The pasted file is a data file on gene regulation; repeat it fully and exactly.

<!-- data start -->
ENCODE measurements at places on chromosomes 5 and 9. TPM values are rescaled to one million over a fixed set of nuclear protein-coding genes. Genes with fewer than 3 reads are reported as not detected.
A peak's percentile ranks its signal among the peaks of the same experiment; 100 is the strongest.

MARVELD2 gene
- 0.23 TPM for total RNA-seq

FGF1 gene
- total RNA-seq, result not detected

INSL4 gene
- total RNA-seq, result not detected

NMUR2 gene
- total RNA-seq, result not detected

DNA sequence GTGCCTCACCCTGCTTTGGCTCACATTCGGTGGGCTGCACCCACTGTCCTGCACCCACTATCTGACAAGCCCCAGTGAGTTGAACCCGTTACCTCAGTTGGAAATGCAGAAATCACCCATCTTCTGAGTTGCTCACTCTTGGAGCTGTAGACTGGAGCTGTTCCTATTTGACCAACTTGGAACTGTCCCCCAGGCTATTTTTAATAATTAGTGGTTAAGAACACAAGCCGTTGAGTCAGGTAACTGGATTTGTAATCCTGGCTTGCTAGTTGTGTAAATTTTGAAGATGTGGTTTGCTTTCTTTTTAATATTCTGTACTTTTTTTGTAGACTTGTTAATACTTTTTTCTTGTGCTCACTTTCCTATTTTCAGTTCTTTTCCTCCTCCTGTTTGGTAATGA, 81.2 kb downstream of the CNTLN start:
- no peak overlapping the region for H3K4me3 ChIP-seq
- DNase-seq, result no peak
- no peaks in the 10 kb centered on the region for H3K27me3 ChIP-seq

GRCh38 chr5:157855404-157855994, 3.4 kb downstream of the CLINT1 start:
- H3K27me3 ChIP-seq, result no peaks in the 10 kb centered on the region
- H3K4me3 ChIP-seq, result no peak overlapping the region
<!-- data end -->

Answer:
ENCODE measurements at places on chromosomes 5 and 9. TPM values are rescaled to one million over a fixed set of nuclear protein-coding genes. Genes with fewer than 3 reads are reported as not detected.
A peak's percentile ranks its signal among the peaks of the same experiment; 100 is the strongest.

MARVELD2 gene
- 0.23 TPM for total RNA-seq

FGF1 gene
- total RNA-seq, result not detected

INSL4 gene
- total RNA-seq, result not detected

NMUR2 gene
- total RNA-seq, result not detected

DNA sequence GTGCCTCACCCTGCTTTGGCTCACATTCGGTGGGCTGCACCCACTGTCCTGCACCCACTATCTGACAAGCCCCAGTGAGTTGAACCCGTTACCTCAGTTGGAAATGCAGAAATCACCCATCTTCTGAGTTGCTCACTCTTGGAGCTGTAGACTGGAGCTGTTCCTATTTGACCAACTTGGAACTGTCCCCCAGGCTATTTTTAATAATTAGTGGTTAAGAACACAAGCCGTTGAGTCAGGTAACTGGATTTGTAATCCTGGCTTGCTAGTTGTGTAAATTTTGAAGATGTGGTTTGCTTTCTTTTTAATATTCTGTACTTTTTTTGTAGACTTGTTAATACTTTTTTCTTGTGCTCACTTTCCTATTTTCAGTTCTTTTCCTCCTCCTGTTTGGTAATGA, 81.2 kb downstream of the CNTLN start:
- no peak overlapping the region for H3K4me3 ChIP-seq
- DNase-seq, result no peak
- no peaks in the 10 kb centered on the region for H3K27me3 ChIP-seq

GRCh38 chr5:157855404-157855994, 3.4 kb downstream of the CLINT1 start:
- H3K27me3 ChIP-seq, result no peaks in the 10 kb centered on the region
- H3K4me3 ChIP-seq, result no peak overlapping the region